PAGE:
I have often wondered what is behind the term “spring cleaning.” It turns out the concept dates back to Bronze Age times when people would clean their homes after a long, hard winter. In northern climes, it was usually done in March or April when the weather was warm enough to open doors or windows yet still cool enough that insects weren’t yet a problem.
Of course, after the brutal winter we just experienced on the East Coast, I can understand a general malaise preventing anyone from feeling much like cleaning.
But if spring is truly the time to clean, then let’s talk about cleaning! I have to admit that I do know something about the subject (although Sharon, my wife, might be hesitant to agree).
We all know that there are times that you can be a little lax when it comes to sanitation, and there are times that it is vital. If you are drawing a growler from a keg to share later that evening, a rinse with water is probably sufficient, but if you are setting up culture plates to streak out your yeast, then you need to sanitize (sterilize if possible) everything, turn off the fans, and hold your breath. Those latter times are something people in the industry refer to as “critical control points” (CCP) and if you want to clean smart, start off by recognizing your critical points.
In our case, a CCP is any time that beer or wine comes into contact with a surface that might contaminate it, and that particularly happens during transfers. The first thing to consider is the state of your hoses. Examine them and if they are cloudy, hazy, or stained, it’s a good idea to simply replace them. Hoses are cheap — cheaper than what you have spent in time and money on making your favorite beverage so don’t be shy about getting new hoses when you see signs of wear or damage.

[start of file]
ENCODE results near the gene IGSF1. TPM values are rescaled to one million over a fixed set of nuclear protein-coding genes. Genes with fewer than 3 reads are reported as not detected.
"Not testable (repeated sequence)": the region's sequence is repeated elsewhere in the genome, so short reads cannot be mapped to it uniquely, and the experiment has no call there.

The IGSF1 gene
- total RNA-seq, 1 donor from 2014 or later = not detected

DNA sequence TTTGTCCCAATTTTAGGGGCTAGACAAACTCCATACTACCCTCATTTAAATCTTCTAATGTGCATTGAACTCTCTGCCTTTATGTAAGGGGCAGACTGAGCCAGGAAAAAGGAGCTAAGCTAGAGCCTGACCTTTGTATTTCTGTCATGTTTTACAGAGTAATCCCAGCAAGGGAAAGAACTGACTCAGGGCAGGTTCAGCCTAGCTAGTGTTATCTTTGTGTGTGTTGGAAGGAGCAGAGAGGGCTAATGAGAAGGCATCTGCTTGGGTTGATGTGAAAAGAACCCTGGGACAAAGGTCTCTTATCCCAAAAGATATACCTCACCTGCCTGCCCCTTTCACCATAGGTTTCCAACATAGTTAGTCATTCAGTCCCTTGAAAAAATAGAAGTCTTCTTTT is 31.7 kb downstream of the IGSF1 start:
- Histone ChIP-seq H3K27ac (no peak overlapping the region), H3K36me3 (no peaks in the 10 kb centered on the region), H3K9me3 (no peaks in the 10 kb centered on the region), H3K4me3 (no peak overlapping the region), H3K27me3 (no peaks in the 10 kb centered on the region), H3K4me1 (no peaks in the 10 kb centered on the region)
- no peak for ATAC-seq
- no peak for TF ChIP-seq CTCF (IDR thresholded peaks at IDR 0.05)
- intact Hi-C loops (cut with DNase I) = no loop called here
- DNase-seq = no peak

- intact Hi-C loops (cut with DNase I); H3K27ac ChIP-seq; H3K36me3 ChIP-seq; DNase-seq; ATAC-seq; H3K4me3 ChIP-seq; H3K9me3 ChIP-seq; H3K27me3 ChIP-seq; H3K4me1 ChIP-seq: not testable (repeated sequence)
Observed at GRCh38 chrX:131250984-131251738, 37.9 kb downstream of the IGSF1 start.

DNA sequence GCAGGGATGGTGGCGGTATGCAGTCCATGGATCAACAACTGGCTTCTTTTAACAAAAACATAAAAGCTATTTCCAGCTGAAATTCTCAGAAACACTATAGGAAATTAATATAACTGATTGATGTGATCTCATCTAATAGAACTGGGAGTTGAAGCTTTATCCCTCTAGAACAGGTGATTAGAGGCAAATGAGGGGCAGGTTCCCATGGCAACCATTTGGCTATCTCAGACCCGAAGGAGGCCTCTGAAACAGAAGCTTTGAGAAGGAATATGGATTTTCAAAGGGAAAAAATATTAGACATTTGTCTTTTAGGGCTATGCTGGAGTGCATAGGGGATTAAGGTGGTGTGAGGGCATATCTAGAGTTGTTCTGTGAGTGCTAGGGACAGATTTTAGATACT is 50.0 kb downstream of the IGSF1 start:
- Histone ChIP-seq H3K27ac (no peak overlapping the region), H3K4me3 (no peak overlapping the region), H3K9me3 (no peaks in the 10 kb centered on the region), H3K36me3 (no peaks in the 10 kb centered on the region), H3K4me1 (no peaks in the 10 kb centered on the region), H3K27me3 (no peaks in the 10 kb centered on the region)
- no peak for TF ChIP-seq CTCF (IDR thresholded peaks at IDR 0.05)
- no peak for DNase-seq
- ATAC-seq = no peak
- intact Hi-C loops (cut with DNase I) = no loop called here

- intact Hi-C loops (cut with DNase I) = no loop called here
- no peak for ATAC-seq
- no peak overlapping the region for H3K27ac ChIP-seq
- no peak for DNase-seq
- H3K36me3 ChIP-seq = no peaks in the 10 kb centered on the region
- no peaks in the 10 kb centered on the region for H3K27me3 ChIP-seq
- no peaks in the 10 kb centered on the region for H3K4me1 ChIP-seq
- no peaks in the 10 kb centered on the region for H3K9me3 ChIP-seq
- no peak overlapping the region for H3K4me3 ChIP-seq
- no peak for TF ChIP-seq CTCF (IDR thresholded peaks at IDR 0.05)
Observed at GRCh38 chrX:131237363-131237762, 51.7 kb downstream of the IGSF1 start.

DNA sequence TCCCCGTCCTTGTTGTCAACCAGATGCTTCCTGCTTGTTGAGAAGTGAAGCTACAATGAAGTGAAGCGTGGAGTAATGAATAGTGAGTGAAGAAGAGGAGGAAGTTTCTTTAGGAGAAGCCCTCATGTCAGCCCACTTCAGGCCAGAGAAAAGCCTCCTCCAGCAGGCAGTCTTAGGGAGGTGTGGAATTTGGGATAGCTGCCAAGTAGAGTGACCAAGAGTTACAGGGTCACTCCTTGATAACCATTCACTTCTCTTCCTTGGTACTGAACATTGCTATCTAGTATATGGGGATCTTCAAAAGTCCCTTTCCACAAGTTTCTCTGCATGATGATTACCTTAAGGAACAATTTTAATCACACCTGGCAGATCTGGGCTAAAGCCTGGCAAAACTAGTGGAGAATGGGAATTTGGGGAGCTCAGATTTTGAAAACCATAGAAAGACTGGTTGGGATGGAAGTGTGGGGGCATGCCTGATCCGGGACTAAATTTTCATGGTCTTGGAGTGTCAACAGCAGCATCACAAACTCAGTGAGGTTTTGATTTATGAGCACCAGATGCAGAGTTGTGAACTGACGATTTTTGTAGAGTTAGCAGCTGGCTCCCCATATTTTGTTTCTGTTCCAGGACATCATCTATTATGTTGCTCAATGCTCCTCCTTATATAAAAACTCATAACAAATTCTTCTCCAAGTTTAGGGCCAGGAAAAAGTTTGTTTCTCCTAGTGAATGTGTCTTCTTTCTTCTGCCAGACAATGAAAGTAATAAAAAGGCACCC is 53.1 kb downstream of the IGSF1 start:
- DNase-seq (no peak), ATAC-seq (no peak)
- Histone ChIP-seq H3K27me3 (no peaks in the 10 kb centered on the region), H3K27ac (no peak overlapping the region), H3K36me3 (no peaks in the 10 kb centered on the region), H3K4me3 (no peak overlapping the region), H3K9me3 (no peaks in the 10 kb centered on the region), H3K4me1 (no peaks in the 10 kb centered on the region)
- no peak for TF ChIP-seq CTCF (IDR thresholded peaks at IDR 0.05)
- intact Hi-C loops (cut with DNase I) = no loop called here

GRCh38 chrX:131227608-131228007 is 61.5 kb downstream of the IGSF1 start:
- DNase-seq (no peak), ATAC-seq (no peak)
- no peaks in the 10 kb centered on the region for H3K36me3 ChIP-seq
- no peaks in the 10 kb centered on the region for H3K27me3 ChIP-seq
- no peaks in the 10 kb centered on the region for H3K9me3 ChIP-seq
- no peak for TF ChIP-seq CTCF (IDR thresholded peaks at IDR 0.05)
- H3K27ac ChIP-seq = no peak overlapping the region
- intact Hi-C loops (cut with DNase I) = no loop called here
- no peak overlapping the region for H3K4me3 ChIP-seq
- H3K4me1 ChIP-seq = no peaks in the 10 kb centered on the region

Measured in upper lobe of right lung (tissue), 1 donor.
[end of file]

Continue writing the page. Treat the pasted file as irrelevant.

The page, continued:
Glass fermenters can become scaled or etched, and both show up as hazy/cloudy places or lines. If you have scale — meaning it is dissolved by acid you can test it by simply putting some vinegar on the area and letting it dry — then it can be removed with any acid that you find in your supply store. Fill the fermenter and let it soak overnight. But if that isn’t removed with acid, you probably have an etched section and the fermenter should be replace because 1) bacteria will find it easier to survive your sanitation process in that etched area and 2) etching will degrade the strength of the glass and you don’t want it to fail while full. Or while carrying it.
Plastic fermenters are harder to check visually, so use preventative methods by never using a stiff brush or abrasive pad. Free caustic can also damage plastic fermenters, so don’t use anything with “hydroxide” in the name on your plastic, lye, or chlorine bleach. Smell your fermenter while you’re looking for obvious damage and if you notice an aroma, remember that some of the smaller and less polar compounds that occur during fermentation can permeate the plastic.
A good solution for this is to soak the fermenter overnight with an oxidizer (One Step, anyone?). In really hard water areas, you can get scale in plastic, too. That’s easy to see because the shiny surface stops being shiny when there is scale present.
If you are lucky enough to have a stainless fermenter, I bet that you break it down every time you clean it. If you don’t, you should. But do you also break down your serving kegs? I admit that I do it only about once a year (although not necessarily in the spring). Cleaning-in-place by circulating the cleaning solution and soaking, followed by sanitizing is often fine for kegs, especially if they are stored in the fridge when full, but there is still going to be a buildup over time and breaking them down is the only way to take care of that.
If you don’t break your taps down, either, well … now that you have the tools out you might as well take care of them.
So now that you’ve done your spring cleaning, it’s time to make something. Feel free to send me samples so I can evaluate your cleaning efforts. And also feel free to email me with questions about cleaning, too.
Stay thirsty, my friends!